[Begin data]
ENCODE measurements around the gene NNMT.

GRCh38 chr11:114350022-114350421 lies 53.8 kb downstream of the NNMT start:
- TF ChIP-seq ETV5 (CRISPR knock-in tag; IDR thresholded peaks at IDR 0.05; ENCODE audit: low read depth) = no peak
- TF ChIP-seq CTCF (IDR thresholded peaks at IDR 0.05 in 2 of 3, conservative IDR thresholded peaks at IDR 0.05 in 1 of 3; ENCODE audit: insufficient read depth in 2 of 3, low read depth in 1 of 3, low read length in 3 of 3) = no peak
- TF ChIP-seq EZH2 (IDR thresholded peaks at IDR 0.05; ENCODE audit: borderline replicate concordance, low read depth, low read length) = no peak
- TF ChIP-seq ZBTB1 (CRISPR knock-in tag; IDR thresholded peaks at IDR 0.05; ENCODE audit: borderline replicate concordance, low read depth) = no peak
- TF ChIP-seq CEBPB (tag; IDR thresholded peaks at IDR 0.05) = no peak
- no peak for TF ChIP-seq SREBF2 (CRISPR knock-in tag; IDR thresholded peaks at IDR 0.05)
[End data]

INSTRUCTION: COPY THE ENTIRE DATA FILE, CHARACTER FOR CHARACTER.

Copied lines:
ENCODE measurements around the gene NNMT.

GRCh38 chr11:114350022-114350421 lies 53.8 kb downstream of the NNMT start:
- TF ChIP-seq ETV5 (CRISPR knock-in tag; IDR thresholded peaks at IDR 0.05; ENCODE audit: low read depth) = no peak
- TF ChIP-seq CTCF (IDR thresholded peaks at IDR 0.05 in 2 of 3, conservative IDR thresholded peaks at IDR 0.05 in 1 of 3; ENCODE audit: insufficient read depth in 2 of 3, low read depth in 1 of 3, low read length in 3 of 3) = no peak
- TF ChIP-seq EZH2 (IDR thresholded peaks at IDR 0.05; ENCODE audit: borderline replicate concordance, low read depth, low read length) = no peak
- TF ChIP-seq ZBTB1 (CRISPR knock-in tag; IDR thresholded peaks at IDR 0.05; ENCODE audit: borderline replicate concordance, low read depth) = no peak
- TF ChIP-seq CEBPB (tag; IDR thresholded peaks at IDR 0.05) = no peak
- no peak for TF ChIP-seq SREBF2 (CRISPR knock-in tag; IDR thresholded peaks at IDR 0.05)